1). http://www.taxfoundation.org/news/show/2 4750.html

Obama’s gas price conundrum

Jun 12, 2009 17:52 UTC

This American Thinker post explores the political fallout of rising gas prices on the Obamacrats. (Gas was a $1.80 when Obama took office.) When gas prices soared in 2008, the Dems hammered Bush and the GOP. But super-high prices ended up being a plus for the McCain campaign since he was arguing for an “all of the above” energy policy (more driling and nukes, not just alternative energy) which strikes most people as a pretty reasonable approach.  If we head back to $3.50/4.00,  the Obamacrats could get hit by a double whammy — public unhappiness at high gas prices and at the administration’s refusal to move beyond a green approach.


It’s so amazing that we throw ten dollar words at an economic problem that no one has acknowledged yet. High gas prices mean more dollars spent at the pump. When you put $40 more into your tank per week, you spend less else where. The housing problem was not the only contributer to our economies down fall. Yet, it still gets top priority while gas prices sneak up. The housing market has always been headed down a steep gully. For years people have lived pay check to pay check and over their heads with debt. Change the gas prices and Americans stay home and shop way less. Obama’s tenure as yet, has failed to recognize how important gas prices are to Americans! Charge the OPEC countries the same for wheat that we spend for gas and watch the price go down. We have no guts in our government to use US goods and services over seas as a marketing tool. By the way, this topic was not an issue during the election: trade practices and supporting American goods and services.

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Cap-and-trade off the table for 2009

Jun 12, 2009 12:50 UTC

That is the conclusion of this Reuters story. But how about 2010? Here is the money graf:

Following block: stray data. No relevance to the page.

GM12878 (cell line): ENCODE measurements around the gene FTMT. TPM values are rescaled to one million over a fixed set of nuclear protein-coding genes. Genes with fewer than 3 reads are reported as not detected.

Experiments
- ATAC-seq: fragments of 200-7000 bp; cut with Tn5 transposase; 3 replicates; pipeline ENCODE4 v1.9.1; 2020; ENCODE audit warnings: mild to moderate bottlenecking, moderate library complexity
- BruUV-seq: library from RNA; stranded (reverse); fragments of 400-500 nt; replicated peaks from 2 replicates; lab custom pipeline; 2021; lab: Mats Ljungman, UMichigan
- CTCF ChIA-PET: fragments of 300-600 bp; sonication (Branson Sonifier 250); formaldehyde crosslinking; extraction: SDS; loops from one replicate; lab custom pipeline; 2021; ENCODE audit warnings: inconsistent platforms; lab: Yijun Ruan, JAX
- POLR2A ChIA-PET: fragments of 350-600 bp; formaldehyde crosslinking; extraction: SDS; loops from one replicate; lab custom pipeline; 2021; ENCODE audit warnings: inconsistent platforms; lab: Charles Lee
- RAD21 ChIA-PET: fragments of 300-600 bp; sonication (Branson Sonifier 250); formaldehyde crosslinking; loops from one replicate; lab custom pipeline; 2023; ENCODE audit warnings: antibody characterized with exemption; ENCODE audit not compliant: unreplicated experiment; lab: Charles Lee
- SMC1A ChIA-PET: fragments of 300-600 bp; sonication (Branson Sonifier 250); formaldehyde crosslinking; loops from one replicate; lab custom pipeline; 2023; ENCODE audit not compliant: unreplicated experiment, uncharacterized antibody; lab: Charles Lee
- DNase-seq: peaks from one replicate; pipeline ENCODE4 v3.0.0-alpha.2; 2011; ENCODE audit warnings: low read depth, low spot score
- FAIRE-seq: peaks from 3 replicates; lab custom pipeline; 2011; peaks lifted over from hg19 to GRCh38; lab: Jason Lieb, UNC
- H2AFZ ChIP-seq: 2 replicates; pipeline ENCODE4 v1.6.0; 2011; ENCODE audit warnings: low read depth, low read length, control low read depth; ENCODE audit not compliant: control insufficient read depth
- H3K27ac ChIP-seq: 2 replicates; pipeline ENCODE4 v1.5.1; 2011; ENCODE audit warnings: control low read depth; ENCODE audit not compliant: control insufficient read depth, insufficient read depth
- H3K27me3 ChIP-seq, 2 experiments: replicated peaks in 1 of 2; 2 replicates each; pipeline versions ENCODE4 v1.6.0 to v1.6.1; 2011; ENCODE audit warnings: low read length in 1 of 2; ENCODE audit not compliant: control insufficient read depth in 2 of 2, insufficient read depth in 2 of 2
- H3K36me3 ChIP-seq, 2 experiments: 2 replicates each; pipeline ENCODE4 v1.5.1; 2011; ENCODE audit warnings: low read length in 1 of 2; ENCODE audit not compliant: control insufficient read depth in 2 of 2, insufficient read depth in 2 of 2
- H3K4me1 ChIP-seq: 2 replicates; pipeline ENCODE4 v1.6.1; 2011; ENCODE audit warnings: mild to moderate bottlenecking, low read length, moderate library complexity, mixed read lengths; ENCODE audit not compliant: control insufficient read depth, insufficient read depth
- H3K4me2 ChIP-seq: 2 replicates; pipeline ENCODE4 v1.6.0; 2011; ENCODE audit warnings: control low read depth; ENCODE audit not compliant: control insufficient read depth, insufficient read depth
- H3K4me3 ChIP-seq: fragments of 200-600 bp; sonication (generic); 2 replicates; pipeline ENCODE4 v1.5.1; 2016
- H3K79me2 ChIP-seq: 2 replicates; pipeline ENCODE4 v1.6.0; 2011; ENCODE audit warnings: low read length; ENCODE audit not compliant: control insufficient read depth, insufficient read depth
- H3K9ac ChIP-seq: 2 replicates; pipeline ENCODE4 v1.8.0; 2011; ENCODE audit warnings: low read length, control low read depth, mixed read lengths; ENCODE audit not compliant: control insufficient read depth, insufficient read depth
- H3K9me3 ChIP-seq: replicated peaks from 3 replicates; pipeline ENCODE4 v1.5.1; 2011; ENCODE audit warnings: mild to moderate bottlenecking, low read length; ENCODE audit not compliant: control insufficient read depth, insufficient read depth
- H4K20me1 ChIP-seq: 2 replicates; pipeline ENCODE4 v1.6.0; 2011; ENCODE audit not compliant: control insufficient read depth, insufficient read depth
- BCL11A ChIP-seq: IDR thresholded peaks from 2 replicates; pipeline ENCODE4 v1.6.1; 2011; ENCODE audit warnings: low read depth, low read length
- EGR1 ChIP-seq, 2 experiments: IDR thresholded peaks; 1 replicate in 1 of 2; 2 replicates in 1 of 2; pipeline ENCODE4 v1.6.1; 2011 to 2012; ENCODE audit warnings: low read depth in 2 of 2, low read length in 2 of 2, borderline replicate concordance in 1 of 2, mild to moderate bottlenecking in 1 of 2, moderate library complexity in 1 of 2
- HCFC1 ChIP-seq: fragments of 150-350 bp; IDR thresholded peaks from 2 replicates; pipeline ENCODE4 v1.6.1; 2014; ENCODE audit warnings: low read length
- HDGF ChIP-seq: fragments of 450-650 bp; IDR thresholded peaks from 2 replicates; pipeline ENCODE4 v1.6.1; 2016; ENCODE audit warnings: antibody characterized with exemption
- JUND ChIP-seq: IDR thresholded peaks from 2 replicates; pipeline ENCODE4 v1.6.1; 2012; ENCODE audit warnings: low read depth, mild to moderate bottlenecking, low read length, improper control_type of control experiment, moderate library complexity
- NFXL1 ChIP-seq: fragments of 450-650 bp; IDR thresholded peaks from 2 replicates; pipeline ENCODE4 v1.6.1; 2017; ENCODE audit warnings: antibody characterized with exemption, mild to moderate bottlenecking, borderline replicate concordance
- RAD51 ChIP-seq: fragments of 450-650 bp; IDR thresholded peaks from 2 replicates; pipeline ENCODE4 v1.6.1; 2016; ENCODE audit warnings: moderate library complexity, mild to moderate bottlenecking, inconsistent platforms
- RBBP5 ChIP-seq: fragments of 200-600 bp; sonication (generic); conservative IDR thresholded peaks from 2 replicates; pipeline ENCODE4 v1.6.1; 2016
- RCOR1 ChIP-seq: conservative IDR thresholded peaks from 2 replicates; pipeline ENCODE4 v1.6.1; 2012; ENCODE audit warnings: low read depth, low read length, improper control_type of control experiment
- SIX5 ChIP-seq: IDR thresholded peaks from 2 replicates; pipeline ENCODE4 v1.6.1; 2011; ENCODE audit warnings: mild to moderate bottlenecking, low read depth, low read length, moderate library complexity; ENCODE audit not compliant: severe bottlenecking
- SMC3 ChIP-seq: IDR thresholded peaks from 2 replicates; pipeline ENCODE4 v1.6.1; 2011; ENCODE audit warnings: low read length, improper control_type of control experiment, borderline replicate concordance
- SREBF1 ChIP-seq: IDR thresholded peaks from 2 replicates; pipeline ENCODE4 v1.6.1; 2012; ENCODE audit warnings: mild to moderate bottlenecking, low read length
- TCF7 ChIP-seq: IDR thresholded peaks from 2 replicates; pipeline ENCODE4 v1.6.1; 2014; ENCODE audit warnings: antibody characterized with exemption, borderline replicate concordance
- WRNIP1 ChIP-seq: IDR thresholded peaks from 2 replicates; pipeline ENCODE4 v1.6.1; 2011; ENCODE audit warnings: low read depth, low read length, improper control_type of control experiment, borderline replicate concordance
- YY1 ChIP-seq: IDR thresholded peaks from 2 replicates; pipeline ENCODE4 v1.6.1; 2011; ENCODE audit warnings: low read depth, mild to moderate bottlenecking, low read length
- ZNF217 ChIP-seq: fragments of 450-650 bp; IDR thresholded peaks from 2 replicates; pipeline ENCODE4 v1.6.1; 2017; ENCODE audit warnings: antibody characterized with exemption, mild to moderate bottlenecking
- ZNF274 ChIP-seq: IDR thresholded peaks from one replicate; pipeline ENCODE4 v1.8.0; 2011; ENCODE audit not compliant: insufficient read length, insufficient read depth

Two obstacles stand in the way. First, advocates must convince the public the bill, which might initially raise electricity and other energy prices, will ultimately save money by heading off damage caused by global warming. … One opponent, the Coalition for Affordable American Energy, whose members include the influential U.S. Chamber of Commerce and about 200 other organizations, has estimated climate legislation could cost U.S. households $1,400 per year by 2020. … Second, experts said the bill must include nuclear energy, which is nearly emissions free but comes with other problems such as toxic waste. Claussen said a resolution on nuclear power could help the Senate reach the required 60 votes for the bill’s passage.

Me: Unless money from cap-and-trade is fully refundable to consumers, I don’t see it happening. And if it excludes nukes, it seems like a fantasy plan untethered from political, economic or scientific realities.


I aggree with your comment. Until will embrace the idea of nuclear power; we are never going to make any efforts to stop global warming.

Posted by Jason | Report as abusive

Comment of the day …

Jun 10, 2009 17:05 UTC

I may never get a better comment than this one from my post about the $2 trillion cost of climate change legislation:

Personally I wouldn’t be upset if the human race perished, it’s the plant and animal life that doesn’t have a say in all this that I feel sorry for.  Hopefully they’ll fight back before it’s too late.

Me:  This sounded so familiar. I searched my mental memory and eventually recalled a Space: 1999 episode based on this very premise.


Please have reader refer to the book “ISMAEL” written by a buddhist in the 90′s i think. Ismael was a talking gorilla locked in a cell. He stated that the myth of Genesis is that “God” gave power to man to do what he saw fit with the earth. Ismael says this is a false assumption and that man is the one who is destroying is own species. He says to the reader that civilization is like a 747 that has fallen over a cliff 10.000 years ago. We just have not crashed yet.